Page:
29th September 2021

Do you know when a Blog is not a Blog?

SEO Digital Trends

Reading time 8 mins

A conventional weblog is a news feed, telling a story about what is happening “now”, and talking about points of interest at a moment in time.  However, this purpose doesn’t really fit with how blogs tend to be used within SEO. 

Rather than the content being valid for a short period of time while it is relevant to the moment, SEO blog content tends to be more “evergreen” and created to provide an answer to a question that could be asked yesterday, today, or tomorrow.

Commercial blogs hanging off the side of a website aren’t really blogs in a conventional “weblog” sense.  They’re an organised hub of content – a series of product or service-related articles that add value to the user journey.  The reason why SEOs typically bastardise a traditional blog format in this way is lost in the mists of time, but it’s almost certainly just convention from the early 2010s when CMS were less advanced than they are now.

What are the Benefits of a Blog then?
Leaving the semantics of whether a series of informative articles that are meant to provide long term content value to a website is a blog or not, there are some real SEO benefits of integrating content into a website.

Broader Visibility, Recognition and Personalisation
The content that appears early in a search funnel informs a lot of the decisions that a user makes later in the funnel.  If our searcher saw a page of meal ideas that didn’t contain recipe ideas for a product we sell, then their subsequent search journey would bypass us entirely.  Having visibility as early in the user journey as possible allows us to enter consideration later in the purchase journey.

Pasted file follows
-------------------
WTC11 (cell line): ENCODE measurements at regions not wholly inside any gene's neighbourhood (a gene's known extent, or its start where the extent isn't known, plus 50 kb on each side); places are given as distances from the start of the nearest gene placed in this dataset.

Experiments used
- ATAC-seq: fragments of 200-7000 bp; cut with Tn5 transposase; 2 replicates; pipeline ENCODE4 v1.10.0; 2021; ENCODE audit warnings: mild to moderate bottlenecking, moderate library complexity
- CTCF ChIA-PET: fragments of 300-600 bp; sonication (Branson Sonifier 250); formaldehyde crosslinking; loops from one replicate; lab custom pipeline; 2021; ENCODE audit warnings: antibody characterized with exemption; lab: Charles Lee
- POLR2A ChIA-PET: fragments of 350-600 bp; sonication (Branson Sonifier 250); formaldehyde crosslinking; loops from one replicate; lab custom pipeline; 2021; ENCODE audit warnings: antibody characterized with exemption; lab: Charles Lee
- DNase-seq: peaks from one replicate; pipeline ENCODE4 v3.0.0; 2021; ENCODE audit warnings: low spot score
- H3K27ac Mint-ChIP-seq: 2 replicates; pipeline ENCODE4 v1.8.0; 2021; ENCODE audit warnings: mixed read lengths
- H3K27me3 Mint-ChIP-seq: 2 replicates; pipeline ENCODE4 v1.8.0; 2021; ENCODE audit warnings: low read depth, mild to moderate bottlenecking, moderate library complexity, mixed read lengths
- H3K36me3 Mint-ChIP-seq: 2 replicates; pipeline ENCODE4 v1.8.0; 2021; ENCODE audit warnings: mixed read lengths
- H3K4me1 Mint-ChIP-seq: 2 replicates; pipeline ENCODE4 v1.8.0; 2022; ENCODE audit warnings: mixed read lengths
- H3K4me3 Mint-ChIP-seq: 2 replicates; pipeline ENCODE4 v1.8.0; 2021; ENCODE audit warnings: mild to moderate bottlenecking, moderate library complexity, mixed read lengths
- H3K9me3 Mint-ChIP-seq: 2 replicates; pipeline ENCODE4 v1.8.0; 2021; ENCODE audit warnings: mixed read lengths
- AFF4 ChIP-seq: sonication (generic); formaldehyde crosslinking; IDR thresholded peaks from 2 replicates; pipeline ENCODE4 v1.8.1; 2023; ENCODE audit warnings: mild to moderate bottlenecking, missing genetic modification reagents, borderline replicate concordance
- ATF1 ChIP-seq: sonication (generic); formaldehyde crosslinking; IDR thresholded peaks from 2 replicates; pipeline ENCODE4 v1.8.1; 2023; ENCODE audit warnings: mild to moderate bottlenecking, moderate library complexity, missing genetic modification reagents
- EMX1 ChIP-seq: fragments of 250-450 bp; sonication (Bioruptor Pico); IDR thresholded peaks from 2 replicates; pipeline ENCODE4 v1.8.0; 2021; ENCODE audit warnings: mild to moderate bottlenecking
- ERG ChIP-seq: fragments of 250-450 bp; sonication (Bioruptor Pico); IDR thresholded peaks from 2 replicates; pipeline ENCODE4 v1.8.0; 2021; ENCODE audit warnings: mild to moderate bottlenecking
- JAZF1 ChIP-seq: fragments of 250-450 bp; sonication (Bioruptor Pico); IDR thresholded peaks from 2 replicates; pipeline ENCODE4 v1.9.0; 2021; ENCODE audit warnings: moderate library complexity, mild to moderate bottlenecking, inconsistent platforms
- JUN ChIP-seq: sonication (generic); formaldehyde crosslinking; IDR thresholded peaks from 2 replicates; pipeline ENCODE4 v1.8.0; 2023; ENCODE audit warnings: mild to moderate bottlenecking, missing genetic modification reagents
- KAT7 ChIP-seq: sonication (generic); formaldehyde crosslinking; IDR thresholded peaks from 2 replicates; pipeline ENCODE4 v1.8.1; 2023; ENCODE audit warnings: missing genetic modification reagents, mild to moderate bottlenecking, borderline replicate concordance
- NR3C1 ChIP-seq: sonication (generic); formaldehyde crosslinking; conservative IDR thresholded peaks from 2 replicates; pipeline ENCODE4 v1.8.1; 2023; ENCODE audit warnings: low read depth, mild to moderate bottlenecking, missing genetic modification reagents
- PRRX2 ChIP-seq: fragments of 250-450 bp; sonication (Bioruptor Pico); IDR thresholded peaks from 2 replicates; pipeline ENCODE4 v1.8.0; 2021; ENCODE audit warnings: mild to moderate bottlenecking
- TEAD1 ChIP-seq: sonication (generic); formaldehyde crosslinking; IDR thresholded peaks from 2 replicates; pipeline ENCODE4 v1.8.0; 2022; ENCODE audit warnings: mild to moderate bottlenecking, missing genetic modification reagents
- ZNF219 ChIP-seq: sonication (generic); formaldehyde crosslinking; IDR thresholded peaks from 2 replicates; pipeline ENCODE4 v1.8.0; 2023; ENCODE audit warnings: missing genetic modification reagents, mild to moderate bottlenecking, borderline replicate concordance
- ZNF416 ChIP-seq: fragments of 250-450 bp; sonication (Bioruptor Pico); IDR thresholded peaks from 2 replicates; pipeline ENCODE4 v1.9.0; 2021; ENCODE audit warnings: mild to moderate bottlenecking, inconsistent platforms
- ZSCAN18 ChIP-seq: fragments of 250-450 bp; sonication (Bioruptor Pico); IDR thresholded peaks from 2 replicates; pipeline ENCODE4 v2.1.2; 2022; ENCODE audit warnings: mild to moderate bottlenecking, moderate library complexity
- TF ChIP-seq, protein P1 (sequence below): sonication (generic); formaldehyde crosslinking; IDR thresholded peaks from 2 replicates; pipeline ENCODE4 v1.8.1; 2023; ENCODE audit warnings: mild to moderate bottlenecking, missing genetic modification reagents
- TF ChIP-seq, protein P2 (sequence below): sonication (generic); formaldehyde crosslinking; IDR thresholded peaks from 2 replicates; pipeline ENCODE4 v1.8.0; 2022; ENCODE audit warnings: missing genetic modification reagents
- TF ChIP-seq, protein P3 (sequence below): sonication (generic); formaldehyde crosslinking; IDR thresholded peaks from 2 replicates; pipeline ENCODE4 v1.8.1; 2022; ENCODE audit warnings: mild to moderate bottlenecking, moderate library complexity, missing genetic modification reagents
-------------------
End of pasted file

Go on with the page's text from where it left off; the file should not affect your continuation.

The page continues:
There’s technical value in this appearance too.  Google and Bing both personalise your search experience based on what websites you have previously visited.  This means that if you visit website “A” during the research phase, pages from that website will be more visible in future searches on the same topic.  Google recognises the value of consistency in what people see, and if they have engaged with a brand previously, it makes sense for them to see it again.

Increased Website Authority Means Better Rankings
Over the last few years, Google have talked more about the importance of websites being seen by users as valuable resources. The key to this is EAT:

  • Expertise
  • Authority
  • Trustworthiness

The foundation of EAT is websites that contain rich content, written by experts that provides trustworthy information provide the best user experience and as such should be promoted in search.

Supplementing the “what” of product pages with the “how” and the “why” of a blog or supporting content demonstrates that a website is a great resource within a subject.  Google view the website holistically, and all pages in a website benefit from an uplift in the way the website is scored on quality by Google’s EAT algorithms.  This means that an investment in writing a detailed article or blog post about the manufacturing process or use of an item will benefit the rankings of the page about that item.

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